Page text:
But none of this would have been possible without that girl in the science classroom and her supreme sense of confidence over a fifty word journal entry scrawled in a pencil that needed sharpening. She was and is the one, more than any outside voice, who reminds me that yes, of course I can do something with all these tiny gifts, of course I can write. Why would I assume for a second that I couldn’t? Writing is joy.

But writing is different from publishing. And there I have no native confidence that an agent scanning with an eye for saleability will immediately see the value of what I am trying to do, no confidence that I can instinctively make the right decisions about where and how to settle for now, about how long to wait for a bite on the manuscript, about what job to take in the meantime, about which creature comforts to sacrifice and which to cling to. The route I’m taking seems ridiculous, untried, and uncertain.

And yet. Last night I guess I thought about my thirteen-year-old self a lot. Because I also for some reason remembered the time I wore denim-on-denim to play practice. After school I’d changed from my uniform with much deliberation into jeans and a pale denim jacket (which I’d always zip to the exact same point to make me look like I had a figure that I definitely didn’t—and still don’t—have). I can still see myself walking down the deck outside the modulars toward the drama room with my heart in my throat. I can’t entirely tell you why I wore it, even today. The outfit was a simultaneously conscious and nerve-wracking choice. Certainly no one else would be wearing anything like it. In fact, I wasn’t entirely sure if I liked something so matchy, if it looked good, and none of my friends were in the play so I’d have no safe camaraderie to run to once I arrived. I’d be on my own, looking unusual. But I knew that if I didn’t try, I’d never know—what if me walking into the room in shoulder-to-toe denim would be the most beautiful thing the world had ever seen? So, without consulting anyone, I chose confidence, because that was the only way further up and further in. Funnily, I don’t remember what happened when I did walk in. It must not have been very important.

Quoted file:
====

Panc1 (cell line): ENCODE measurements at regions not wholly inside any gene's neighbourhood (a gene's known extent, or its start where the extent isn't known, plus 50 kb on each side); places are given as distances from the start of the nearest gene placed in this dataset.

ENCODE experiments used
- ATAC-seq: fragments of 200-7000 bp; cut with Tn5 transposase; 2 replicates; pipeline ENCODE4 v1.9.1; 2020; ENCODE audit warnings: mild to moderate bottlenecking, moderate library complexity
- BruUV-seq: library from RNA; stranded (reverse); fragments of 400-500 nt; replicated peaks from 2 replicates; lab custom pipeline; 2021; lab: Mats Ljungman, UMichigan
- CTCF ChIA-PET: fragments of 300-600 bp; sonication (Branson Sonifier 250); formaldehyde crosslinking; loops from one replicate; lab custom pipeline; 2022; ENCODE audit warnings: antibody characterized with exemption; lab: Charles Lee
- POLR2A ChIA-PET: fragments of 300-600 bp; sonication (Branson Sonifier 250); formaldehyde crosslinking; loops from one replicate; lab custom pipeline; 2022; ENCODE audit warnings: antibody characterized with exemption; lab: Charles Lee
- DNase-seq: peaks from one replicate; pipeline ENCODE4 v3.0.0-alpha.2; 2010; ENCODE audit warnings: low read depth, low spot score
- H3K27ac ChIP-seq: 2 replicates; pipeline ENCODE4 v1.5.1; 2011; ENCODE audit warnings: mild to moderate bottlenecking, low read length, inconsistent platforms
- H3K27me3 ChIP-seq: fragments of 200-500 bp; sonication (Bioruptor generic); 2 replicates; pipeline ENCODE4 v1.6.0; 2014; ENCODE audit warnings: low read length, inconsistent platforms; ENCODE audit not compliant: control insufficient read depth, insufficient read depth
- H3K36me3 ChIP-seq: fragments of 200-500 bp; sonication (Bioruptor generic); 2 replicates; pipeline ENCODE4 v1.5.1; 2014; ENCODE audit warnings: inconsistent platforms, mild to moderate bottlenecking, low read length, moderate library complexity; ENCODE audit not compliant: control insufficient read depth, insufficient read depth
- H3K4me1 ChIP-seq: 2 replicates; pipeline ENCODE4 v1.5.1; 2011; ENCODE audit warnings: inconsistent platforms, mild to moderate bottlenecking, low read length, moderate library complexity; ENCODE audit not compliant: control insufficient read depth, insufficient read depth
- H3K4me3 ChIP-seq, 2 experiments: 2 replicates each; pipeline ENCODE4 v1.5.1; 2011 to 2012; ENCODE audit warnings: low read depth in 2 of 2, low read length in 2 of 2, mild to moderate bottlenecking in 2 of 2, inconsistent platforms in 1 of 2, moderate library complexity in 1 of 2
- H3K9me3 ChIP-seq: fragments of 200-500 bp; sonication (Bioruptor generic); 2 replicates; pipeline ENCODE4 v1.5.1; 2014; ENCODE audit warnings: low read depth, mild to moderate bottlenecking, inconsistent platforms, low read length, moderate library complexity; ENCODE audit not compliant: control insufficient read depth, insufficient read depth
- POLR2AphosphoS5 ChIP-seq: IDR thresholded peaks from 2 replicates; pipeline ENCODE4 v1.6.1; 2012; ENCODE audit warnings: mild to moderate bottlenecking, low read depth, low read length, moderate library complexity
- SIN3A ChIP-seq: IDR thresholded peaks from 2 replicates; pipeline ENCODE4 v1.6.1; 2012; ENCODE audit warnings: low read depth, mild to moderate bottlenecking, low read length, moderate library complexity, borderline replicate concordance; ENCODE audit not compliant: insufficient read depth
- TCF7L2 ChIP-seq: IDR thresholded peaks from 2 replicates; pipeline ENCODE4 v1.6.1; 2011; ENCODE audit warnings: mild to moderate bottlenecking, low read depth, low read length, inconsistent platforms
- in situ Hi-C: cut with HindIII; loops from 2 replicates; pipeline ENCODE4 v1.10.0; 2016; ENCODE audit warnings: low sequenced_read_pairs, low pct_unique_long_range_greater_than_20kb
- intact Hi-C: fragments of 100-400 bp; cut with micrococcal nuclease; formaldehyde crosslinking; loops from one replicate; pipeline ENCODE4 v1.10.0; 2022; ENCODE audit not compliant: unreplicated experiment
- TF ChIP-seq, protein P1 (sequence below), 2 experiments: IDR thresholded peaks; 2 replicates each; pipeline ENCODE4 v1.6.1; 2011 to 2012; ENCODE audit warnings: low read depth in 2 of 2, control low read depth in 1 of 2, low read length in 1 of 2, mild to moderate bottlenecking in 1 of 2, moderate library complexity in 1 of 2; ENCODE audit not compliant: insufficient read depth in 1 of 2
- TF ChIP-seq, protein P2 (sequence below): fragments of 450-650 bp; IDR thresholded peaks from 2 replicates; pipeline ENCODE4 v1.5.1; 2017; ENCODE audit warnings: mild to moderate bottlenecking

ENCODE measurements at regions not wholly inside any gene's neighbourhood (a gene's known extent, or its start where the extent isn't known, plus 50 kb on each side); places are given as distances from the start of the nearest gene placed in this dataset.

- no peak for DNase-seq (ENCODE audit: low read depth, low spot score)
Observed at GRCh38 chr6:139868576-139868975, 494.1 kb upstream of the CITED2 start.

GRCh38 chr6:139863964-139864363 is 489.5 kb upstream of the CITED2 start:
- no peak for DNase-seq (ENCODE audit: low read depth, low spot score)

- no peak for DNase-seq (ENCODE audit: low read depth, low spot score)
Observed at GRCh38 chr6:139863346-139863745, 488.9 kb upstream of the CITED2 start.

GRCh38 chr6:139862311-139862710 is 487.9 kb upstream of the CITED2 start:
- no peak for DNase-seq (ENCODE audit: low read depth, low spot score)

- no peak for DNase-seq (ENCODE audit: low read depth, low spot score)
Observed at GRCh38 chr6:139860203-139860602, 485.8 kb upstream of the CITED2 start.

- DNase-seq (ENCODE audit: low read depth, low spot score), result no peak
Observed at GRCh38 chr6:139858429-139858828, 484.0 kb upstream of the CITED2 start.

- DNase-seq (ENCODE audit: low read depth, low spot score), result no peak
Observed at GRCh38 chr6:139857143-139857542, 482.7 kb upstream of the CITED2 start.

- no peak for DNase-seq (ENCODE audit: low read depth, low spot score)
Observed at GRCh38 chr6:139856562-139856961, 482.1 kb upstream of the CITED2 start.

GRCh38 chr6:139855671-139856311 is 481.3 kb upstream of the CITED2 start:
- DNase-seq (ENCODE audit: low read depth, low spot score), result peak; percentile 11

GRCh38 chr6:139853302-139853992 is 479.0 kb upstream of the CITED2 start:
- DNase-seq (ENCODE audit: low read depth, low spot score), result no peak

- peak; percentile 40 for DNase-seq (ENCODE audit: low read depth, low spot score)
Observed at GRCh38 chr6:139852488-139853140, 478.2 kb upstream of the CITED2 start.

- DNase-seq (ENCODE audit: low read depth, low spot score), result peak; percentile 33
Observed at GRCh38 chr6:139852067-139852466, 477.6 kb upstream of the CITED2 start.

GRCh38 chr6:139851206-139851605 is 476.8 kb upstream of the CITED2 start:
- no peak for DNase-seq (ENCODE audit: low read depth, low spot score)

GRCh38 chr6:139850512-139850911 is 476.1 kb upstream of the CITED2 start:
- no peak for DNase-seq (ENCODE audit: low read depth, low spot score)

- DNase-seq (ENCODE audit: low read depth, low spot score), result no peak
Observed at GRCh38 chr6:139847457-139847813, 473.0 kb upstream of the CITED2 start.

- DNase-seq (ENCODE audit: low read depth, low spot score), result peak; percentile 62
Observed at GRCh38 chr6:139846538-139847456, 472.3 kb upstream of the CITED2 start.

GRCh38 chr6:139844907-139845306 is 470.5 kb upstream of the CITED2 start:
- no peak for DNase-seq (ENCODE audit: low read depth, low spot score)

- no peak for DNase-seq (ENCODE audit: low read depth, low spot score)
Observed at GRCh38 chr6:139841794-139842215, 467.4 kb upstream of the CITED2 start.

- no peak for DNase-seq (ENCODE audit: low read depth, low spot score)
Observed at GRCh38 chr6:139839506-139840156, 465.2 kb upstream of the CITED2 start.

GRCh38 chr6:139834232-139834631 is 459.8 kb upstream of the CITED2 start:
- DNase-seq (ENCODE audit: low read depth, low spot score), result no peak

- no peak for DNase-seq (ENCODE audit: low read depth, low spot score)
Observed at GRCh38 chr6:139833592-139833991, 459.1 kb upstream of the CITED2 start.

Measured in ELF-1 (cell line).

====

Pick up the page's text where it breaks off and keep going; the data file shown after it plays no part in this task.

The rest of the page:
So perhaps I learned everything I’ll ever need to know about confidence back in 2005. Even then, I knew that confidence was not so much ego as it was trust. It was utter trust in a gift, trust that it was not some cosmic mistake that something had fallen into my lap, but instead that Someone had placed it there on purpose and I ought to follow the urge in my gut to hold it up to the late afternoon light and laugh over it with words. And strangely enough, even back then I knew confidence had to admit an element of risk, a willingness to fail. I knew that the things which are the most good and the most beautiful and the most true all ultimately happen and become themselves in places where there is no cover from enemy fire—in open meadows and out on the western plains.

Leave a Reply

Fill in your details below or click an icon to log in:

WordPress.com Logo

You are commenting using your WordPress.com account. Log Out /  Change )

Google photo

You are commenting using your Google account. Log Out /  Change )

Twitter picture

You are commenting using your Twitter account. Log Out /  Change )

Facebook photo

You are commenting using your Facebook account. Log Out /  Change )

Connecting to %s